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ohio, and he was 22. our hearts go out to the families and loved ones of each one of these young men and women and we thank these young people for their ultimate sacrifice in service of our country. and that is the newshour for tonight. i'm judy woodruff. thank you. please stay safe and we will see you soon. >> major funding for the pbs newshour has been provided by -- ♪ >> consumer cellular. johnson & johnson. financial services firm raymond james. bnsf railway. carnegie corporation of new york. supporting innovations in education, democratic engagement, and the advancement of international peace and security.
6:56 pm the target foundation, committed to advancing racial equity and creating the change required to shift systems and accelerate quitable economic opportunity. and with the ongoing support of these institutions. ♪ this program was made possible by the corporation for public broadcasting, and by contributions to your pbs station from viewers like you. thank you. [captioning performed by the national captioning institute, which is responsible for its caption content and accuracy.] >> this is pbs newshour west from weta washington and from her bureau at the walter cronkite school of journalism.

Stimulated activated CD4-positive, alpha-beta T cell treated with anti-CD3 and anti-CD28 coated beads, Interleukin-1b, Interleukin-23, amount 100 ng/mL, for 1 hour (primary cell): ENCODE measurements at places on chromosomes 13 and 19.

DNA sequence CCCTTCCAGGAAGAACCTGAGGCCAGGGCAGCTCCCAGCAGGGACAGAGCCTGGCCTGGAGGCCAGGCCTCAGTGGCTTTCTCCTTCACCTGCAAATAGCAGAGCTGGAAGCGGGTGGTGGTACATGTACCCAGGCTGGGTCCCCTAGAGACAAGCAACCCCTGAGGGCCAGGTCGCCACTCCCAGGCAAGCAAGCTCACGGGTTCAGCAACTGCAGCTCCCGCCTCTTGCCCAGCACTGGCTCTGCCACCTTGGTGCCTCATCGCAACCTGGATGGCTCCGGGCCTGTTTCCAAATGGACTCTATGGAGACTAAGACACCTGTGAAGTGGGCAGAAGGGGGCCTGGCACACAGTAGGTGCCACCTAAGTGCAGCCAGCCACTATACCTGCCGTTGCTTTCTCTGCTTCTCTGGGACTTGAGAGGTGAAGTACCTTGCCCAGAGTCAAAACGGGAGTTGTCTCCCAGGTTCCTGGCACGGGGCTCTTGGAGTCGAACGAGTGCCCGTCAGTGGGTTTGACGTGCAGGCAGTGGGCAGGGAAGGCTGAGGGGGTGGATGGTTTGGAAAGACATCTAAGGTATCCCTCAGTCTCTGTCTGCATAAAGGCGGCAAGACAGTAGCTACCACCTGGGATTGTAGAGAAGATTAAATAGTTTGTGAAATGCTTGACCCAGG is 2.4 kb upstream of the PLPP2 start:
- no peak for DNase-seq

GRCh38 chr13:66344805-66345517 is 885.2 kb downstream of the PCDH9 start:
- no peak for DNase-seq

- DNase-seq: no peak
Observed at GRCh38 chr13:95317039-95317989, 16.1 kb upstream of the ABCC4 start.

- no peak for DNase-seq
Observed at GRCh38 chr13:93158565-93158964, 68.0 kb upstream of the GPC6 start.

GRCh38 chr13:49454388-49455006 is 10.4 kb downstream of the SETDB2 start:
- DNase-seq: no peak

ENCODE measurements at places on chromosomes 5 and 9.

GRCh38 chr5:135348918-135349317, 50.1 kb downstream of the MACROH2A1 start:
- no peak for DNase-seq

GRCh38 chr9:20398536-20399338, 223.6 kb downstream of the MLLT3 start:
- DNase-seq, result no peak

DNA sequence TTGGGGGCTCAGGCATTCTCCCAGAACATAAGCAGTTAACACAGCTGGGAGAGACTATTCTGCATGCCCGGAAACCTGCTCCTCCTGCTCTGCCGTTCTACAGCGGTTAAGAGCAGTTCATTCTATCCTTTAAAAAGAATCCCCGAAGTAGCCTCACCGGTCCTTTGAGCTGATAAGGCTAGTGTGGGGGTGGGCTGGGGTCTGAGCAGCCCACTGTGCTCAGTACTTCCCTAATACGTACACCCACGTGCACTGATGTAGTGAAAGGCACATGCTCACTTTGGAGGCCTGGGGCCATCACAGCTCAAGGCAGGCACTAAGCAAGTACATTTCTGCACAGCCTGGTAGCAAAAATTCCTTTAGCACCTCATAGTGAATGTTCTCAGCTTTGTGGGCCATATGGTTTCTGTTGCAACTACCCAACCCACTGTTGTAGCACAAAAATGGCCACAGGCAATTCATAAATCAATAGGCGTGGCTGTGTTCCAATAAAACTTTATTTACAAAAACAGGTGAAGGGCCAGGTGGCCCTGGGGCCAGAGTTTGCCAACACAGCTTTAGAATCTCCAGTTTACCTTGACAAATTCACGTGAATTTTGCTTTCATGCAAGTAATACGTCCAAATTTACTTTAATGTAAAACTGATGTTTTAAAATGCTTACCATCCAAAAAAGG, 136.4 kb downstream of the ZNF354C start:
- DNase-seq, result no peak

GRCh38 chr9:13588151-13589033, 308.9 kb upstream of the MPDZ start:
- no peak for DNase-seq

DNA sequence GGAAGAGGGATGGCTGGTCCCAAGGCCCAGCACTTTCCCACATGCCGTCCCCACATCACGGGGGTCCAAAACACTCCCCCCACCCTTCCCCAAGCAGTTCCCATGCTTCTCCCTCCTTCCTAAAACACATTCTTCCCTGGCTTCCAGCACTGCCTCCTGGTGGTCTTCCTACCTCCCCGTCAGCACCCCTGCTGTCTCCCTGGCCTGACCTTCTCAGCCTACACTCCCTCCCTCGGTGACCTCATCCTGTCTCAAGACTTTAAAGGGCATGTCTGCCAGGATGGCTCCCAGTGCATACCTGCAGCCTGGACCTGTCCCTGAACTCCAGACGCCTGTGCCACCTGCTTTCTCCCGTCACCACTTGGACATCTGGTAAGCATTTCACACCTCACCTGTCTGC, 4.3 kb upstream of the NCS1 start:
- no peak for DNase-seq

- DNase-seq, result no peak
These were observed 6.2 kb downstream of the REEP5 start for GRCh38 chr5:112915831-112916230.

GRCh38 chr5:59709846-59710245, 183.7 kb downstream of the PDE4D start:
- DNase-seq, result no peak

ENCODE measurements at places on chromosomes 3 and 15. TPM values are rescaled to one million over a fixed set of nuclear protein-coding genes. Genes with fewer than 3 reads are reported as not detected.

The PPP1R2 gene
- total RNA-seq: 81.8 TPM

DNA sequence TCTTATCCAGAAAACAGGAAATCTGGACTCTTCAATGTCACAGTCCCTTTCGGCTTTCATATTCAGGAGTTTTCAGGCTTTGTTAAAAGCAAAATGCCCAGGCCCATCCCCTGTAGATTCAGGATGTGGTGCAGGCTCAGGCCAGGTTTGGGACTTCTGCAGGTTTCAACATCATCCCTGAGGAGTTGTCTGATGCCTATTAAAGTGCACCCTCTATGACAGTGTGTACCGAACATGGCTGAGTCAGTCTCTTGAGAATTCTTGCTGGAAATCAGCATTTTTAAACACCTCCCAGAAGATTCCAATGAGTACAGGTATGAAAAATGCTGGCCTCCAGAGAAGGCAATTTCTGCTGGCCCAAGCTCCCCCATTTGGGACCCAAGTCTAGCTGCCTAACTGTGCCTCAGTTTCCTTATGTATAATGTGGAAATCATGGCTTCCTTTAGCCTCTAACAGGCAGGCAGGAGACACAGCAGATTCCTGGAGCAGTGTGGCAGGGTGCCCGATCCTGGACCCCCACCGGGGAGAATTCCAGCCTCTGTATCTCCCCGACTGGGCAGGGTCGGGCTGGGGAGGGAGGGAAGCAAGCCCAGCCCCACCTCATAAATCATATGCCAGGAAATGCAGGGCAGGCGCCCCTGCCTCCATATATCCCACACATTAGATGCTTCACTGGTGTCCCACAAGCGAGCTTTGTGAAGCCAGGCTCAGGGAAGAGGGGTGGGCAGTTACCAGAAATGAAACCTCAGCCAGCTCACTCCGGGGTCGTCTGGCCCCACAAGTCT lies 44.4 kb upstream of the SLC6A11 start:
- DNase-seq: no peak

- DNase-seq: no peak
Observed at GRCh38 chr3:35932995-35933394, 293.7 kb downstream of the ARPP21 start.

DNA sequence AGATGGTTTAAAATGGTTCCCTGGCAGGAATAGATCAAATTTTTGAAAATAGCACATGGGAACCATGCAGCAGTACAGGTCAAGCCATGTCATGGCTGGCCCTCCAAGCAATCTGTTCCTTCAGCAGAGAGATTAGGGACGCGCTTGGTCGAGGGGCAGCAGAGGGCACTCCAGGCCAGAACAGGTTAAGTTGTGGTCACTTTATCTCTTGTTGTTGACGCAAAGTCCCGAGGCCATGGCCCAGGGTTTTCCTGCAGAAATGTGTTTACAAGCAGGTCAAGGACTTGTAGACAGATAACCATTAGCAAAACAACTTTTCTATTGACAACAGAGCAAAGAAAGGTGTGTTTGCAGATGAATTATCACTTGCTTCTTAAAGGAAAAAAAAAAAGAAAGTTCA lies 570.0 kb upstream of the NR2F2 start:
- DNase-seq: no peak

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batteries and first aid kit are a good start to learn more, visit ♪♪ ♪♪ ♪♪ ♪♪ -today on "cook's country," natalie makes bridget a streamlined recipe for classic roast-beef tenderloin. adam reveals his top pick for tongs, and lawman makes julia the ultimate lyonnaise potatoes.